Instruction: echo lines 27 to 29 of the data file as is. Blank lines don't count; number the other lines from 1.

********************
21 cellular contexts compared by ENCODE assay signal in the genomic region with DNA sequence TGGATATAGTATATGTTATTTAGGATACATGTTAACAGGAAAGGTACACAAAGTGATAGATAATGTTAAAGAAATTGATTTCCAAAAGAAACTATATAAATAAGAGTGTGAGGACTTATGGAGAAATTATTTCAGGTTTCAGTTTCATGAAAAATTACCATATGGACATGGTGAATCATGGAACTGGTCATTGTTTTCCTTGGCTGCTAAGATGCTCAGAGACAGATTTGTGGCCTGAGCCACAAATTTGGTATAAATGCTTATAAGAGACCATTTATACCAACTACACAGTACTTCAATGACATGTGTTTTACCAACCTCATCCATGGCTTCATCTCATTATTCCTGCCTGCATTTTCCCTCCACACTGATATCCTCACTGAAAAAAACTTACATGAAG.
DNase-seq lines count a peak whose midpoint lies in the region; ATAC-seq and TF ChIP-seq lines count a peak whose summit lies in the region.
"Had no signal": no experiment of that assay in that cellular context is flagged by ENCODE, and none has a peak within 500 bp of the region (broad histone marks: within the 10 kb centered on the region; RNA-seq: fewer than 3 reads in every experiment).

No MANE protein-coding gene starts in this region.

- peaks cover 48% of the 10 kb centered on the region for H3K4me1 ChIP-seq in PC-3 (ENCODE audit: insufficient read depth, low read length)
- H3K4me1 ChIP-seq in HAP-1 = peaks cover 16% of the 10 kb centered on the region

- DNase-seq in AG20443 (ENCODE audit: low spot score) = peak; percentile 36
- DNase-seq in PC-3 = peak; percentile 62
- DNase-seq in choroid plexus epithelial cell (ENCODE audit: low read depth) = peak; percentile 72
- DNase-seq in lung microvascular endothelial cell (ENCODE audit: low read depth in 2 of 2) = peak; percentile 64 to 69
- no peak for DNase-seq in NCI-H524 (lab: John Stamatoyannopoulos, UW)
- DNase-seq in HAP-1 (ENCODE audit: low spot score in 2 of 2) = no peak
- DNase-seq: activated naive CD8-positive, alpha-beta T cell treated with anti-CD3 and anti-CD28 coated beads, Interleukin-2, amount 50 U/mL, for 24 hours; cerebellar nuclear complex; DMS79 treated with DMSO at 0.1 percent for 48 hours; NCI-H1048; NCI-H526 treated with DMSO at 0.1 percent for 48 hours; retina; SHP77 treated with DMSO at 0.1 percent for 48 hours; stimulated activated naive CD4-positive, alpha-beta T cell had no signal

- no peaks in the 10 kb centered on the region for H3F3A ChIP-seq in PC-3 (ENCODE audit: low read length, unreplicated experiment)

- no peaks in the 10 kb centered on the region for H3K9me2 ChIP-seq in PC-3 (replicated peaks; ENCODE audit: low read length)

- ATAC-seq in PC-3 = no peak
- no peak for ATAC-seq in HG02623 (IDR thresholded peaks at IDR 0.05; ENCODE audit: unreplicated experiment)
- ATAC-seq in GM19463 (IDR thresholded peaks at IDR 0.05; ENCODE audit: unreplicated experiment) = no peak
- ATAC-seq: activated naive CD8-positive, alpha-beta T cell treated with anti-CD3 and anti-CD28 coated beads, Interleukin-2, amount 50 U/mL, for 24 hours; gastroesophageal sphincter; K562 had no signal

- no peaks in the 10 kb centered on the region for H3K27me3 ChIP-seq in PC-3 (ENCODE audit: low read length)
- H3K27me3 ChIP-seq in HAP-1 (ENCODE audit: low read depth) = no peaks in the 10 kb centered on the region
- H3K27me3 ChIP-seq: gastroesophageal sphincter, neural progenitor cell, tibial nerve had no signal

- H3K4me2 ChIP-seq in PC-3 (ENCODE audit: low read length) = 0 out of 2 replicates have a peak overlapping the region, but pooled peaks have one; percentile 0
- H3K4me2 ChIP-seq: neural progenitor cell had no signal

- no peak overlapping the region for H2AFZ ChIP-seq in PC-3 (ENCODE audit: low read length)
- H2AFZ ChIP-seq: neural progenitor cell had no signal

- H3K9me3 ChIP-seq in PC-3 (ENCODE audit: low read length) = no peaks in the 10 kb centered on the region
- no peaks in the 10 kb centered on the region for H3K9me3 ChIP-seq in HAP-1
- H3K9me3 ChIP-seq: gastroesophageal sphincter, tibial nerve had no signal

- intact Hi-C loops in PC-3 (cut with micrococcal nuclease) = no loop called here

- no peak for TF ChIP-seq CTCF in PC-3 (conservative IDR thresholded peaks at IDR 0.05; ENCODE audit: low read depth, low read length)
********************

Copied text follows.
- H3K9me3 ChIP-seq in PC-3 (ENCODE audit: low read length) = no peaks in the 10 kb centered on the region
- no peaks in the 10 kb centered on the region for H3K9me3 ChIP-seq in HAP-1
- H3K9me3 ChIP-seq: gastroesophageal sphincter, tibial nerve had no signal